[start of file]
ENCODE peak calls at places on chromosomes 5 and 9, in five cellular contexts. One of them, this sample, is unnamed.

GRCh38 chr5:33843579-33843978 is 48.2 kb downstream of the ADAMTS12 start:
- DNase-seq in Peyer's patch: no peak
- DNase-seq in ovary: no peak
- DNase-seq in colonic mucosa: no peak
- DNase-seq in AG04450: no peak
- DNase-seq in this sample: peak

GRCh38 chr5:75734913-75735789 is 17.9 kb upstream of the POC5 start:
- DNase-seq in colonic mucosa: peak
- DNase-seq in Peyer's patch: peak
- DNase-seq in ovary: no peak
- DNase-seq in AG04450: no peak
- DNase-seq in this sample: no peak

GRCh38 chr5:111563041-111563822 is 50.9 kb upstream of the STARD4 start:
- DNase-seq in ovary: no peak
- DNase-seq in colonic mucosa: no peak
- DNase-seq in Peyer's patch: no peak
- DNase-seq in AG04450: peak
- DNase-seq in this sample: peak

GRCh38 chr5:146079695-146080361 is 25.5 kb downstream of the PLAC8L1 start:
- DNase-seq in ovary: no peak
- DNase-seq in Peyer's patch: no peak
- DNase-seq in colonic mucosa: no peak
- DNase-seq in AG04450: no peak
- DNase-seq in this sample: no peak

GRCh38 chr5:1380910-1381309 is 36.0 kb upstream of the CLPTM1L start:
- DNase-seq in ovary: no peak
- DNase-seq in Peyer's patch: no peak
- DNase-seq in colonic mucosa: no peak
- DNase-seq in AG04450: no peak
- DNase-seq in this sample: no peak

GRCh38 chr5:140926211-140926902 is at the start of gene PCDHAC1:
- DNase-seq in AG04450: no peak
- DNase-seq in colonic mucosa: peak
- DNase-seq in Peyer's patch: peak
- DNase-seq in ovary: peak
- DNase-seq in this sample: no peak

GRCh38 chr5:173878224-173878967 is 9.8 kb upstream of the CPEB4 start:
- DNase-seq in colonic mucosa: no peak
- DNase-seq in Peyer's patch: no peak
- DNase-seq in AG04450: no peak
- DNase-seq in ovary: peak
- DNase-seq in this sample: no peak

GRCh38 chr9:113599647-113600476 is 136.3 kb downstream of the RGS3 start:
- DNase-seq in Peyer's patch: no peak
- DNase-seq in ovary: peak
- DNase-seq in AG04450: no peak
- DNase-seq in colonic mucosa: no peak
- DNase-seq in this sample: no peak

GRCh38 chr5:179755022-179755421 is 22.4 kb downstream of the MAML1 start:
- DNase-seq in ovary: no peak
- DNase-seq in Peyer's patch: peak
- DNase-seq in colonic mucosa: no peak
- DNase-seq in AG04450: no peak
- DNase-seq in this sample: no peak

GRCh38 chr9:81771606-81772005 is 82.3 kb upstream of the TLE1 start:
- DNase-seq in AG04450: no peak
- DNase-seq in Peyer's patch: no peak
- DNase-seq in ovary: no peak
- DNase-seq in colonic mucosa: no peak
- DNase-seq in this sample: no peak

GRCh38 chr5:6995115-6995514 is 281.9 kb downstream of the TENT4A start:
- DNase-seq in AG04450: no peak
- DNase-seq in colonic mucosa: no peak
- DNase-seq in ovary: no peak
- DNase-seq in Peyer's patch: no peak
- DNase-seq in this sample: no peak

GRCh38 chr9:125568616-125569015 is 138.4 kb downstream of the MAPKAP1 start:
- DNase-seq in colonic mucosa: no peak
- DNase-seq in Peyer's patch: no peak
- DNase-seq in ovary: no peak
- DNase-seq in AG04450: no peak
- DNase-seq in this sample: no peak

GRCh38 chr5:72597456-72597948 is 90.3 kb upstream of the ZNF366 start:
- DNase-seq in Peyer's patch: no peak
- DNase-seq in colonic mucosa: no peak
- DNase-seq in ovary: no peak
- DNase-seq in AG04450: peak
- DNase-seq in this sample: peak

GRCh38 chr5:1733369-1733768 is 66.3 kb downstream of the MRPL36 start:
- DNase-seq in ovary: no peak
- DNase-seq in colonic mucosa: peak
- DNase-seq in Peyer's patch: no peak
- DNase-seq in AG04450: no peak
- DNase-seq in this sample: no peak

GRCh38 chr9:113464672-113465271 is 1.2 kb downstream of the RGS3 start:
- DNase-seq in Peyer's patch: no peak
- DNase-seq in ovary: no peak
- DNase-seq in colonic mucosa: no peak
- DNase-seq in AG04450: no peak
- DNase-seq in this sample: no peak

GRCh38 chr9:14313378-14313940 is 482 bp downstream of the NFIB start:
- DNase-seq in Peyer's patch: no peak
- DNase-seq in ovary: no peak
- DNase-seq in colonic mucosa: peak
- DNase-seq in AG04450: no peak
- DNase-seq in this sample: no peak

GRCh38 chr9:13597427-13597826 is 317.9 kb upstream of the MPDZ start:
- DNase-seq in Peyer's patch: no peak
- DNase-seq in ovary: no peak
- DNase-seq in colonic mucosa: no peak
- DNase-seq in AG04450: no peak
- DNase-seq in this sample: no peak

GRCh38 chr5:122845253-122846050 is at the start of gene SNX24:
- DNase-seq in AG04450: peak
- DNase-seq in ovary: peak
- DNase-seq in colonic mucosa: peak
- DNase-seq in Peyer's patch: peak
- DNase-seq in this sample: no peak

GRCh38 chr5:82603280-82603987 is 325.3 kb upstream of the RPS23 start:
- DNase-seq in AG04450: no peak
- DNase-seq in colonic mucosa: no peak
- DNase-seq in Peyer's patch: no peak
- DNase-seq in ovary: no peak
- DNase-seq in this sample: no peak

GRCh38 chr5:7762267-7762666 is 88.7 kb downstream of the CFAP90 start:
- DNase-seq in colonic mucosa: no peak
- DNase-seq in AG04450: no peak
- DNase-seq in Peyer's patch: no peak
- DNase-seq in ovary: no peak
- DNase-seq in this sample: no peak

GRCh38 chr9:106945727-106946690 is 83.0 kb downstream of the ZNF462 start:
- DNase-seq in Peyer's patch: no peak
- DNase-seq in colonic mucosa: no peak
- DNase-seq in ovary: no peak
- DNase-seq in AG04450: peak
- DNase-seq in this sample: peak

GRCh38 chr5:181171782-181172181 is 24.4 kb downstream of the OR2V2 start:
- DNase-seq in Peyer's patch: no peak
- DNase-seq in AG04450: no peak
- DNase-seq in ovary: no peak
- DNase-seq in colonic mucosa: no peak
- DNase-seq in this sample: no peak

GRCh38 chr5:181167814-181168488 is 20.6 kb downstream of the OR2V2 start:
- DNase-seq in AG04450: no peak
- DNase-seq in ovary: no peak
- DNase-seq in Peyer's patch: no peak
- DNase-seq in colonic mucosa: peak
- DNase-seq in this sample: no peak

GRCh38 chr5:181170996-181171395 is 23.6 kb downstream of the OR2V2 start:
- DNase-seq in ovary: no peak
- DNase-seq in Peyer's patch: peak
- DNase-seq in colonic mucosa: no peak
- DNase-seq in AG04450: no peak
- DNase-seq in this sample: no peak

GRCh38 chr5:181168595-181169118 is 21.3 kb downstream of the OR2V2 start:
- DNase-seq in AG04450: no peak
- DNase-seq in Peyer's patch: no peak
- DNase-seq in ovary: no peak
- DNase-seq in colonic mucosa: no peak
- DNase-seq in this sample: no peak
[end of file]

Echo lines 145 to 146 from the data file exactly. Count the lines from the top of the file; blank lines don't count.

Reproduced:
- DNase-seq in this sample: no peak

GRCh38 chr5:181168595-181169118 is 21.3 kb downstream of the OR2V2 start: